Sauerkraut has been used in Europe for centuries to treat stomach ulcers while strengthening the immune system.

How to make Sauerkraut?

Sauerkraut is one of the easiest fermented foods to make. Unlike other fermented foods, Sauerkraut can be created without starters, cultures, or other additions. The first few times I fermented vegetables I certainly did not feel as confident in my ability to produce a raw food so healthy and I dare say much tastier than any store bought Sauerkraut I have tasted.

Any kind of vegetable goes through several stages in the fermentation process. At each of the stages, it does have a different taste, color and texture. If you want to familiarize yourself with the process, I recommend tasting your Sauerkraut at different stages during the process. This will also allow you to learn your favorite stage and when to end the fermentation process.


Sauerkraut 1

One of my favorite combinations is:

Green and red cabbage
Sea salt



Wooden shredder
Wooden stomper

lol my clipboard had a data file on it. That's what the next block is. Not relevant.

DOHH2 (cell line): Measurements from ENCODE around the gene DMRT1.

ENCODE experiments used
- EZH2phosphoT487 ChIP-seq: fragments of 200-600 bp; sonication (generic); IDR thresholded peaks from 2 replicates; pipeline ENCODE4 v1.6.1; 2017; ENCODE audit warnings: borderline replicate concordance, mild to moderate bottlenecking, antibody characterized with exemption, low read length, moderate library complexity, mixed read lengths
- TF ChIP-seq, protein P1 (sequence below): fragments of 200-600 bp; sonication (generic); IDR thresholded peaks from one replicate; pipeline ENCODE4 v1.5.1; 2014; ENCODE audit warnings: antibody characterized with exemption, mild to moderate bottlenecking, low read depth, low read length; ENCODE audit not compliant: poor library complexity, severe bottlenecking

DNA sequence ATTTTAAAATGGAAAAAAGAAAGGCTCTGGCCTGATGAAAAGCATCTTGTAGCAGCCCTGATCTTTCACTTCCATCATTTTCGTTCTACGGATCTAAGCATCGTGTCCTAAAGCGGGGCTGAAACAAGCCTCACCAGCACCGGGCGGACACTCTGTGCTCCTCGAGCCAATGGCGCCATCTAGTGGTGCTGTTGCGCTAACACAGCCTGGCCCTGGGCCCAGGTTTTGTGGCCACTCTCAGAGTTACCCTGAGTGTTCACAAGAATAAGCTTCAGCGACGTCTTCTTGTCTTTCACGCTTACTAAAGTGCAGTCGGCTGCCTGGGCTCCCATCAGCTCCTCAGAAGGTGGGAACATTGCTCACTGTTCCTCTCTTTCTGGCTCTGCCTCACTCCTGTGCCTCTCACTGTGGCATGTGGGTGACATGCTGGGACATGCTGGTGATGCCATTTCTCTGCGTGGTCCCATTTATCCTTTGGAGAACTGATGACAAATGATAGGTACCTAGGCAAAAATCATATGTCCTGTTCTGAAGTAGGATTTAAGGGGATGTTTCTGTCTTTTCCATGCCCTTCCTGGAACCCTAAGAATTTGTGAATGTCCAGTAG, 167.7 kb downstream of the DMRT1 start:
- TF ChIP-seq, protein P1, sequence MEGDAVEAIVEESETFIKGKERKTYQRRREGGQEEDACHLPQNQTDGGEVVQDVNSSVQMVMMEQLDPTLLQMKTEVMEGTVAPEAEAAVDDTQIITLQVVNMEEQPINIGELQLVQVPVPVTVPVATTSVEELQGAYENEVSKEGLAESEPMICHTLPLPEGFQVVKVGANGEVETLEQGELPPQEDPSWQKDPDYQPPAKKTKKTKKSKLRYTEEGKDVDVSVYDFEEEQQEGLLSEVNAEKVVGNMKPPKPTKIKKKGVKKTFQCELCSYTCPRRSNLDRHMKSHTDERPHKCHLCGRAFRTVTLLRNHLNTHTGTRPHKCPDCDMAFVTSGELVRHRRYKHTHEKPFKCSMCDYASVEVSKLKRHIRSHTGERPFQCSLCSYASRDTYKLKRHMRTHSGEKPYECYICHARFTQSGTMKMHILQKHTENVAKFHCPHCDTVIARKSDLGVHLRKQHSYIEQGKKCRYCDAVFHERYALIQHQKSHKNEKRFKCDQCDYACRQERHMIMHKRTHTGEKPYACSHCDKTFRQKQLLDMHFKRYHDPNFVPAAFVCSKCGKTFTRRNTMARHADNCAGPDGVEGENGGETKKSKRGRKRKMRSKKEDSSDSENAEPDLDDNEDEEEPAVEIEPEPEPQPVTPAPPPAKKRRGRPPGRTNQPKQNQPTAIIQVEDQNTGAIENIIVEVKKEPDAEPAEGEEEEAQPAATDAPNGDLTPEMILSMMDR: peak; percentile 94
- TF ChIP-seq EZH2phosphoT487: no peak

Stone crock (I use a 15L one) or any other jar or pot suitable


Step 1: Cleanliness
Make sure that the containers, the utensils and your hands are as clean as possible. Cleanliness is essential for successful fermentation. Choose firm heads of cabbage, fresh ginger and crisp carrots.

Step 2: Prepare your vegetables
Remove the outer leaves of the cabbage and set aside. You might want to use these leaves to cover the Sauerkraut to help with the anaerobic process. Cut out the core and shred or grate the cabbage into fine slices. Cabbage is covered in naturally occurring bacteria such as Leuconostoc, Lactobacillus, and Pediococcus. You want and need those bacteria as a critical part of the lacto-fermentation process, so do not wash the cabbage. Wash the carrots, peel the ginger and shred both either by hand or using a food processor.

Step 3: Get the brine going